"Mention the Dumoine River and it conjures up scenes of rapids, lakes, canoe paddles and portages. But art? Not so much! But that is what The Canadian Parks and Wilderness Society – Ottawa Chapter (CPAWS-OV) was offering to artists last August – an Art Camp on the Dumoine. There was one this year as well!
It is all part of CPAWS-OV effort to raise funds to preserve the Dumoine River as a protected wilderness river for future generations. As they state on their website, “it is the last un-dammed Quebec tributary of the Ottawa River and one of only a few rivers in central Canada free of dams.”
In return for offering free tent accommodation and meals (CPAWS staff turned out to be excellent cooks!), the artist would get to stay for up to 6 days at the camp. They would then donate a work of art, inspired by their stay, for a silent auction at a gala in Ottawa in October. Here was an chance to meet other creative people in a unique environment. Always open to new artistic opportunities I applied as the life of an artist is not a destination but a journey.
We were to camp at Lake Robinson, that widening of the Dumoine River just below Grande Chute. To minimize parking, we met up in Swisha to carpool to the Lake. Kids leaving for their first summer camp couldn’t have been more excited than our group! It was a challenge to load all our sleeping bags and mats, folding chairs, boxes and suitcases of art supplies, easels, cameras, and tripods, including my box of clay and tools into the few cars that would be driving up the rough road.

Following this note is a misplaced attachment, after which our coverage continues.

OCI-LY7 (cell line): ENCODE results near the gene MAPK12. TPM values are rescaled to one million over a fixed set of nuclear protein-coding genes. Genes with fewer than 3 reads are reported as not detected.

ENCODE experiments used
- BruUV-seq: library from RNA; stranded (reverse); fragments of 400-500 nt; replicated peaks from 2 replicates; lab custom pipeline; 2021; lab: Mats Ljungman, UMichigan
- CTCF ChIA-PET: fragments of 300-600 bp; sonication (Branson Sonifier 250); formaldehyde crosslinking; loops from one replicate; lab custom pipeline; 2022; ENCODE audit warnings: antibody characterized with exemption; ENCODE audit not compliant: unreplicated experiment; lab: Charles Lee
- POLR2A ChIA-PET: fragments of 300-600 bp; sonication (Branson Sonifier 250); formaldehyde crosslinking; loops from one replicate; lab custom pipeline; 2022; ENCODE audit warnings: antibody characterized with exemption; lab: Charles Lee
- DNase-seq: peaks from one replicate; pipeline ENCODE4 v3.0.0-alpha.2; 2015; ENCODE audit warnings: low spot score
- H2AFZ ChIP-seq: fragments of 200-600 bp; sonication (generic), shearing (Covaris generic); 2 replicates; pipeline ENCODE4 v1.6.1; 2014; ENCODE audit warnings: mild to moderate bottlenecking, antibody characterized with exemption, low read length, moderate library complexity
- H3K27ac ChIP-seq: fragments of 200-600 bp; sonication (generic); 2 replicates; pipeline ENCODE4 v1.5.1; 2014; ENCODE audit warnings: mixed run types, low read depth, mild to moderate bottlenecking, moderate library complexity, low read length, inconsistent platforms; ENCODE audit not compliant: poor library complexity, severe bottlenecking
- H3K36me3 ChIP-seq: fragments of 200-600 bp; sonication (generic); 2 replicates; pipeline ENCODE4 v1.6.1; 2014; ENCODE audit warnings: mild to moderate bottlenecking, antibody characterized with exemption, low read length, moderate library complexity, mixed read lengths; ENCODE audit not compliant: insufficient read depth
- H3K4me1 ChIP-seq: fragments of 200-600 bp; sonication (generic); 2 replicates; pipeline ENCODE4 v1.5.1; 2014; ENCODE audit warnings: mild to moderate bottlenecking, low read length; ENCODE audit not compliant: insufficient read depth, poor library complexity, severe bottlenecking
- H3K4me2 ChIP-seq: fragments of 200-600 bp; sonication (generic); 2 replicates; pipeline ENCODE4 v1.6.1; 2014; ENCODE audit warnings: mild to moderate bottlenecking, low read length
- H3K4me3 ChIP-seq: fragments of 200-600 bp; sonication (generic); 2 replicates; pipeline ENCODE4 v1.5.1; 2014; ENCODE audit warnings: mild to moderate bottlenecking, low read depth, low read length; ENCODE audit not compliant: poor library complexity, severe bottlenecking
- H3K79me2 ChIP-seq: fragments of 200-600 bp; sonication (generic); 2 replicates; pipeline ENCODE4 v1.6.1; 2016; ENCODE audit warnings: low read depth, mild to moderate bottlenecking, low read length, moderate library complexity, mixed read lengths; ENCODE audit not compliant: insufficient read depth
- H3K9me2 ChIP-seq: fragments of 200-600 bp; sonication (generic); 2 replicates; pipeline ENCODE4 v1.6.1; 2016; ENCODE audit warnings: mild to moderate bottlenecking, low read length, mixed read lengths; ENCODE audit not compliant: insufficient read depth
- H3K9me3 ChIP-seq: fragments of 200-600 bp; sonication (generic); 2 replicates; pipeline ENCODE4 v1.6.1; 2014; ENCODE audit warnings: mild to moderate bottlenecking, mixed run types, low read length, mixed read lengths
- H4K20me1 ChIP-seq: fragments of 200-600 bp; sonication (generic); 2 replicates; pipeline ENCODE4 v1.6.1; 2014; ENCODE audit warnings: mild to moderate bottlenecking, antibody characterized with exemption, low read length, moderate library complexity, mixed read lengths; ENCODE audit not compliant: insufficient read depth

Although it has been many years since I have been up the Dumoine, I still remember that first drive over 50 years ago – up along the rough road past the old Bonanza Inn and the long-closed downhill ski hill and tow on the hill opposite. It was always an adventure there to drive into the unknown, but one always had to be wary of meeting a fully loaded lumber truck that might come around the corner. One year we even skied to Grand Chute after driving part of the way.
|Lake Robinson Campground|
The fifteen artists who attended were a pretty diverse group, not only in age, spanning six decades – but also in artistic media. There were several photographers, a glass artist, botanical illustrators, acrylic and watercolour artists, both realistic and abstract and of course potters. We came from as far away as North Bay, Vankleek Hill, Ottawa, Pembroke, Shawville and southern Ontario. There were two of us from Deep River, photographer Bruce Winterbon and myself.
As part of our orientation, one of the CPAWS staff – conservation biologist Elena Kreuzberg took us on a nature tour. The Dumoine watershed is huge, covering 4400 km2 with some of the last remaining stands of old-growth forest in eastern North America. The area is also important as a connection between Algonquin and La Vérendryer Parks, acting as a corridor for animals moving further north from southern areas. This will be even more important as the climate continues to get warmer."